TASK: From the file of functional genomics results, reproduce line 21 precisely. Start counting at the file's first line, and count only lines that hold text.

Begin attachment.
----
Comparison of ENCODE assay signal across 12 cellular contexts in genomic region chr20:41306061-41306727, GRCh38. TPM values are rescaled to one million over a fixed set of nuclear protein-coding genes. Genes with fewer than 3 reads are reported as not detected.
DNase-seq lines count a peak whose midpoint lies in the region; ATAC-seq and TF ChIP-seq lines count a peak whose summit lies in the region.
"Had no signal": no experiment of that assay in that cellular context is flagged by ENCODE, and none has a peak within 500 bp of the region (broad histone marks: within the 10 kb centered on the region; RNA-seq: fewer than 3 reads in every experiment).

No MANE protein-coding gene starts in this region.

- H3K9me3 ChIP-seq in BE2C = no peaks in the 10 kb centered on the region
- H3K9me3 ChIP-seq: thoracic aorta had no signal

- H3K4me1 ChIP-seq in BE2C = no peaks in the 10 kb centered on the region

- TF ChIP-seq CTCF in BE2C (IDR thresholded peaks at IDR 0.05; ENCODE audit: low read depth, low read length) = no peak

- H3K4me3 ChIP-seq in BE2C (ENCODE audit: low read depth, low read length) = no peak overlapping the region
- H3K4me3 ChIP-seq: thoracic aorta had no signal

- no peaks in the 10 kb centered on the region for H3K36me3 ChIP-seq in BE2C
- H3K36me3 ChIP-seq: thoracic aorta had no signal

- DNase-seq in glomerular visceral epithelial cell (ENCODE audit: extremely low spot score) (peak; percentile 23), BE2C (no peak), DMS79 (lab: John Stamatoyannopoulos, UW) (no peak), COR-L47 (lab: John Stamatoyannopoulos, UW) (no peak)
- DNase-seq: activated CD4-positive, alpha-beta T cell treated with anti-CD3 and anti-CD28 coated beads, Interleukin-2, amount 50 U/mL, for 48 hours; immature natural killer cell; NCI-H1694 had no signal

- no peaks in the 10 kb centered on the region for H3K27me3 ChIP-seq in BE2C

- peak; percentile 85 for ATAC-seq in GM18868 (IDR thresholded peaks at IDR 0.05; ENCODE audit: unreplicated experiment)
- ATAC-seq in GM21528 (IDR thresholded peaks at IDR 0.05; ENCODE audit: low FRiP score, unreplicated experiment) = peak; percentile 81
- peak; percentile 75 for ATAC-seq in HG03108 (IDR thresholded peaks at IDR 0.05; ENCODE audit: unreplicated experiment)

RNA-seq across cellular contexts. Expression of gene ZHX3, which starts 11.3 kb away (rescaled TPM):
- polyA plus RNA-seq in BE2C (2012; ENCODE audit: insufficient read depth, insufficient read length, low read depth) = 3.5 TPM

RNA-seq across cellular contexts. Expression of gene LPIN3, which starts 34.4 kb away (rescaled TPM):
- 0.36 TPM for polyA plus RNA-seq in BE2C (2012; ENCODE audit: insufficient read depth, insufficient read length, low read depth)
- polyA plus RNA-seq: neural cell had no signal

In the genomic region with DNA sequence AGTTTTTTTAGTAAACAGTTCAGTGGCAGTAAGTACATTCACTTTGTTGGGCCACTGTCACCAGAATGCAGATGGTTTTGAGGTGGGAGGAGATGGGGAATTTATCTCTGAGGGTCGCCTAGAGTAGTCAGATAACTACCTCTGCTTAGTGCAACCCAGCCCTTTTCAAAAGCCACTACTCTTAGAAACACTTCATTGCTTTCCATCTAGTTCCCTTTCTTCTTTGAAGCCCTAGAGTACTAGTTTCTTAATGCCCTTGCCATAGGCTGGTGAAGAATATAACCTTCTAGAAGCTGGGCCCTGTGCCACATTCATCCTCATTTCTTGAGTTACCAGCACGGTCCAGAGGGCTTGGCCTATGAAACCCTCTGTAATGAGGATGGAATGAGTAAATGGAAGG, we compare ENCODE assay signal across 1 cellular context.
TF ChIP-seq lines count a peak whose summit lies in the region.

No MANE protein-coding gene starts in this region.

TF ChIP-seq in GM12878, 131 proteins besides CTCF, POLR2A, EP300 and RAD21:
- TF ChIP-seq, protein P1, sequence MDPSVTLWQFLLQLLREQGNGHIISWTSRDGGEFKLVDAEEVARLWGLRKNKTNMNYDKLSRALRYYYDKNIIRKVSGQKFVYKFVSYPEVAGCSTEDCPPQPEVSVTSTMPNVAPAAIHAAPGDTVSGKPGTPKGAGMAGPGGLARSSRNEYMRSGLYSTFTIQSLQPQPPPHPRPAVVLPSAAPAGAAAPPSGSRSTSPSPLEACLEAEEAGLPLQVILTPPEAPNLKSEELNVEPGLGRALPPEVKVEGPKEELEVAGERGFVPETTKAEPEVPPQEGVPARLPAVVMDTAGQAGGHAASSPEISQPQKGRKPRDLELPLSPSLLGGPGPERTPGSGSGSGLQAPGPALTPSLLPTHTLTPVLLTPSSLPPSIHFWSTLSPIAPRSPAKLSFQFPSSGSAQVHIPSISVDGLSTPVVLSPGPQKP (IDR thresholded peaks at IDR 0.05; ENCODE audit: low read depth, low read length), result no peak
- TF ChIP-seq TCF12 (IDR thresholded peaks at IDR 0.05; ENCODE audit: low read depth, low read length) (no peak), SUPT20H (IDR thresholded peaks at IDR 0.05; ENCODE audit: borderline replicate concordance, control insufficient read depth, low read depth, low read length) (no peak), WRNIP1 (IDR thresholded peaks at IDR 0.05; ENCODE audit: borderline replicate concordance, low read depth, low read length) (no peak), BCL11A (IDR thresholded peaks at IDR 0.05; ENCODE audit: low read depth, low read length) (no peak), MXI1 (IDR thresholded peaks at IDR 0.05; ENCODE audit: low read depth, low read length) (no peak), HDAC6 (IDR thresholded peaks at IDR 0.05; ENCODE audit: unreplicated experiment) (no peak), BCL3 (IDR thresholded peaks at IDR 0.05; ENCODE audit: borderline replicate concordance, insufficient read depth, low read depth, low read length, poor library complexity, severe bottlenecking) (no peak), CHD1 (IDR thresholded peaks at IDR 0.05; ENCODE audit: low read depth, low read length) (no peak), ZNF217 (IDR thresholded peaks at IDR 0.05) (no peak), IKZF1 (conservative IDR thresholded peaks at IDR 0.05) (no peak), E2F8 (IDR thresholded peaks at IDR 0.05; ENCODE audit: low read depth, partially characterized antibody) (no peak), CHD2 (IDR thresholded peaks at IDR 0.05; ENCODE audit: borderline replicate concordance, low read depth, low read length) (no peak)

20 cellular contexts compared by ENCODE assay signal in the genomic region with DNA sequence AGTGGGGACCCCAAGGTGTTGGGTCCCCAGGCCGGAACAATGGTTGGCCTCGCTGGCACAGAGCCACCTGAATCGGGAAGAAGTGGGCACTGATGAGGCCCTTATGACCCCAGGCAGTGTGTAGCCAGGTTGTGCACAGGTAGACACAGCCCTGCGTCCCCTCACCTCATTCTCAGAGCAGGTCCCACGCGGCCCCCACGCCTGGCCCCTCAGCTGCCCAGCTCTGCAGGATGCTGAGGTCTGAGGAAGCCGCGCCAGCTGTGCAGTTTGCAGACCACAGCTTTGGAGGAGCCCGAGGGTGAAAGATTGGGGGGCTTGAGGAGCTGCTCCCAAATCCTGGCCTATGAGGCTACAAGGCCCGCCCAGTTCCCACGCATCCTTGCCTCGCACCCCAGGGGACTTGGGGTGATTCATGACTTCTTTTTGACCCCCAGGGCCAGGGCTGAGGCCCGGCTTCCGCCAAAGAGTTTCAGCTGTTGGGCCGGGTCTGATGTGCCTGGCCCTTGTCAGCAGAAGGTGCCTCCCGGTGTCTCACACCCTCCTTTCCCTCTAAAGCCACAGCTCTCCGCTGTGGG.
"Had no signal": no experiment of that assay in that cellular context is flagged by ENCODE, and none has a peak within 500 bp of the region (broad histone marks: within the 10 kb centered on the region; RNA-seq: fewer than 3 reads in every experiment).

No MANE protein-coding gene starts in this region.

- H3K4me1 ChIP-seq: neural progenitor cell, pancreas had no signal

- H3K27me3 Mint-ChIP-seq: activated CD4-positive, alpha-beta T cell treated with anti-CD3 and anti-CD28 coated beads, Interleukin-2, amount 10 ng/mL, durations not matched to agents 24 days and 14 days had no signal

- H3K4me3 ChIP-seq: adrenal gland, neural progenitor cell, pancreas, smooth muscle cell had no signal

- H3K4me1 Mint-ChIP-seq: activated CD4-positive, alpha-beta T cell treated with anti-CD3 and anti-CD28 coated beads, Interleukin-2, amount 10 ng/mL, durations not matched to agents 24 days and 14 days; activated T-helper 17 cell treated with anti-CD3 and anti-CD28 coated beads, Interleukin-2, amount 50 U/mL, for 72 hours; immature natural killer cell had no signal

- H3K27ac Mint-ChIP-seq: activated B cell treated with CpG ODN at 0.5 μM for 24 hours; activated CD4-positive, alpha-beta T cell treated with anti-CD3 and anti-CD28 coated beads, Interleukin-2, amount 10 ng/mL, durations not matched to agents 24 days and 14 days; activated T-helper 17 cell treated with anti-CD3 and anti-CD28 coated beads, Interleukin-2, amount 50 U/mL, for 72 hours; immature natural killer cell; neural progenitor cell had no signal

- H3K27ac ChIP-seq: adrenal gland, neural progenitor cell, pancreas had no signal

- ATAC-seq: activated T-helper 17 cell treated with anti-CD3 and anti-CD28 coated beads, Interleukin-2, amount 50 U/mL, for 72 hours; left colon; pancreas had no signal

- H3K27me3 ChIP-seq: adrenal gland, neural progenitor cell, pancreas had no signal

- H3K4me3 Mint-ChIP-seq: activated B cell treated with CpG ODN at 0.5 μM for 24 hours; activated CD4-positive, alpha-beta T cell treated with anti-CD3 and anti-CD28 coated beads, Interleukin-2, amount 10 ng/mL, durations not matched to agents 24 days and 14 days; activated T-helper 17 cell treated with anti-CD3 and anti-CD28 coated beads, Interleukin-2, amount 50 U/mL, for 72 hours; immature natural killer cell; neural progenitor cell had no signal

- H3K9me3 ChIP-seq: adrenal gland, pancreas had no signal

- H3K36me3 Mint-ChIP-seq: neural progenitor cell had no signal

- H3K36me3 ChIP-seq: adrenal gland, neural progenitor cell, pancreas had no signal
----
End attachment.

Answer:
RNA-seq across cellular contexts. Expression of gene LPIN3, which starts 34.4 kb away (rescaled TPM):